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Reading:
Crystal Structures with Cubic Unit Cells
Revised 5/3/04
1
CRYSTAL STRUCTURES WITH CUBIC UNIT CELLS
Crystalline solids are a three dimensional collection of individual atoms, ions, or whole
molecules organized in repeating patterns.
These atoms, ions, or molecules are called
lattice points
and are typically visualized as round spheres.
The two dimensional layers
of a solid are created by packing the lattice point “spheres” into square or closed packed
arrays.
(Figure 1).
Which packing arrangement makes the most efficient use of space?
square array
closepacked array
Figure 1:
Two possible arrangements for identical atoms in a 2D structure
Stacking the two dimensional layers on top of each other creates a three dimensional
lattice point arrangement represented by a unit cell.
A
unit cell
is the smallest collection
of lattice points that can be repeated to create the crystalline solid.
The solid can be
envisioned as the result of the stacking a great number of unit cells together.
The unit
cell of a solid is determined by the type of layer (square or close packed), the way each
successive layer is placed on the layer below, and the
coordination number
for each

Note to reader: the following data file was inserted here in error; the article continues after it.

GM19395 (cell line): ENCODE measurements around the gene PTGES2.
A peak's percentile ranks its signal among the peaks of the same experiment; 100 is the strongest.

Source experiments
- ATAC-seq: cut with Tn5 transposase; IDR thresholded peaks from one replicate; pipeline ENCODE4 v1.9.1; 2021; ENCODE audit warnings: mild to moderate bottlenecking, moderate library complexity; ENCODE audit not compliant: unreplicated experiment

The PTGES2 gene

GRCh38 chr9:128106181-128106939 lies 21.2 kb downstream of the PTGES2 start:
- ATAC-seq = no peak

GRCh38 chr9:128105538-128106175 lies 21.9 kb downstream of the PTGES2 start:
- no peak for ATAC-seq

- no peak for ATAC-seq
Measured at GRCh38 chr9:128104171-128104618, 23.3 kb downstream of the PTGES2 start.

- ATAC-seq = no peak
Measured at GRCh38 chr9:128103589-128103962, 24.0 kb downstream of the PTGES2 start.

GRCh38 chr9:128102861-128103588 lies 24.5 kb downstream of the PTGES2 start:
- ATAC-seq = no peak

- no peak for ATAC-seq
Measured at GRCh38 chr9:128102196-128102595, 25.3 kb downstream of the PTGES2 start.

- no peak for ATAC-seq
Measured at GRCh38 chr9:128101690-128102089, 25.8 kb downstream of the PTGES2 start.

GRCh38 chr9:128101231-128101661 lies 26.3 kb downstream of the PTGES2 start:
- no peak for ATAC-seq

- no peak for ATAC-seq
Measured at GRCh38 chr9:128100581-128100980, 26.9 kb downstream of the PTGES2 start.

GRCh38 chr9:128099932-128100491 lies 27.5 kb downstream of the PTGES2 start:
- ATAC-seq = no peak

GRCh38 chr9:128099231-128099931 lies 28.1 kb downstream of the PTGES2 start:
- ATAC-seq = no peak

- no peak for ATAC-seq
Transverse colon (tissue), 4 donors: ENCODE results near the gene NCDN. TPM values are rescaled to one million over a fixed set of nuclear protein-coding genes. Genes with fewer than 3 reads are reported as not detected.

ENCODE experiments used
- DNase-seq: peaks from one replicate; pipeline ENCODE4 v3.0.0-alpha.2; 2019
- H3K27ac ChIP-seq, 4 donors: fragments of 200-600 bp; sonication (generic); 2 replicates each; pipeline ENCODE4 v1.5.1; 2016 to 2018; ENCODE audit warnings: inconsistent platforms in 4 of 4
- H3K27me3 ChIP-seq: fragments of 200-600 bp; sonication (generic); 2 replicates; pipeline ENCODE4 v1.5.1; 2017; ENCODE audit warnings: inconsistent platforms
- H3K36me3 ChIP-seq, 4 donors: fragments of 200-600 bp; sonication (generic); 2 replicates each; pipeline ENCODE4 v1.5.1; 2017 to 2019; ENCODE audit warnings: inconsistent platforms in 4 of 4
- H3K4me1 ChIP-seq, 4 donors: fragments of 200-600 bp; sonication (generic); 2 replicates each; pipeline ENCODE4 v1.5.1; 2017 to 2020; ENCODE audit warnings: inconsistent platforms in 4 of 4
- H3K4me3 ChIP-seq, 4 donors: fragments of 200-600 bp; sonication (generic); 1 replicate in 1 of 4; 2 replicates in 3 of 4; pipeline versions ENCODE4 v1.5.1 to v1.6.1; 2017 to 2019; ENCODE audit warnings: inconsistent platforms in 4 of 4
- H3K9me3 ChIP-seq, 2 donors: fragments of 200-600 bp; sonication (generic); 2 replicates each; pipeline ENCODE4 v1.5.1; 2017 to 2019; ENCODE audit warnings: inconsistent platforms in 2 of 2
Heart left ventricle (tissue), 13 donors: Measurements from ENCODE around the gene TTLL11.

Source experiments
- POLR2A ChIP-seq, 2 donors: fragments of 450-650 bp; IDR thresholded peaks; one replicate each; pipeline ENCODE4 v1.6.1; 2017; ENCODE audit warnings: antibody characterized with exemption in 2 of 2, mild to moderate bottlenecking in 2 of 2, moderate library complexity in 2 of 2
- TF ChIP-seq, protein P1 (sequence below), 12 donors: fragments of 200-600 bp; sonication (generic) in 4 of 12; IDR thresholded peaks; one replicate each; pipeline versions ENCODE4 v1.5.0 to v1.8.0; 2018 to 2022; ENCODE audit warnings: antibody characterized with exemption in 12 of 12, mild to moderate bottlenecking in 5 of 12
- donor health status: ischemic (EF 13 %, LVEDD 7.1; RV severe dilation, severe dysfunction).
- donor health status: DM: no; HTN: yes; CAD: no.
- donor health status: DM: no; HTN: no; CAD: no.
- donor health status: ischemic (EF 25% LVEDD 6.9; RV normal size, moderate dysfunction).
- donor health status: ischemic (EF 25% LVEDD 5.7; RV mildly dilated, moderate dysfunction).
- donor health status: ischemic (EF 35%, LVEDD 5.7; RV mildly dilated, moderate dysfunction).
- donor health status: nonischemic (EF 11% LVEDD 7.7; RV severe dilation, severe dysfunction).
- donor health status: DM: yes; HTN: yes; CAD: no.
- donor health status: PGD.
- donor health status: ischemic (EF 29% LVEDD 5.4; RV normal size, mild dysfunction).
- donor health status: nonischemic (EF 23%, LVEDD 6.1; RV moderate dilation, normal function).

lattice point (the number of “spheres” touching the “sphere” of interest.)
Primitive (Simple) Cubic Structure
Placing a second square array layer directly over a first square array layer forms a
"simple cubic" structure.
The simple “cube” appearance of the resulting unit cell (Figure
3a) is the basis for the name of this three dimensional structure.
This packing
arrangement is often symbolized as "AA.
..", the letters refer to the repeating order of the
layers, starting with the bottom layer.
The coordination number of each lattice point is
six.
This becomes apparent when inspecting part of an adjacent unit cell (Figure 3b).
The unit cell in Figure 3a appears to contain eight corner spheres, however, the total
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Crystal Structures with Cubic Unit Cells
Revised 5/3/04
2
number of spheres within the unit cell is 1 (only 1/8
th
of each sphere is actually inside the
unit cell).
The remaining 7/8
ths
of each corner sphere resides in 7 adjacent unit cells.
Figure 3a:
Square Array Layering
Figure 3b:
Simple Cubic
Figure 3c:
Space Filling Simple Cubic
The considerable space shown between the spheres in Figures 3a is misleading:
lattice
points in solids touch as shown in Figure 3b.
For example, the distance between the
centers of two adjacent metal atoms is equal to the sum of their radii.
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This note was uploaded on 11/20/2010 for the course CHEMISTRY Chem 1LE taught by Professor Dr.kimberlyedwards during the Spring '10 term at UC Irvine.
 Spring '10
 Dr.KimberlyEdwards
 Atom, Mole

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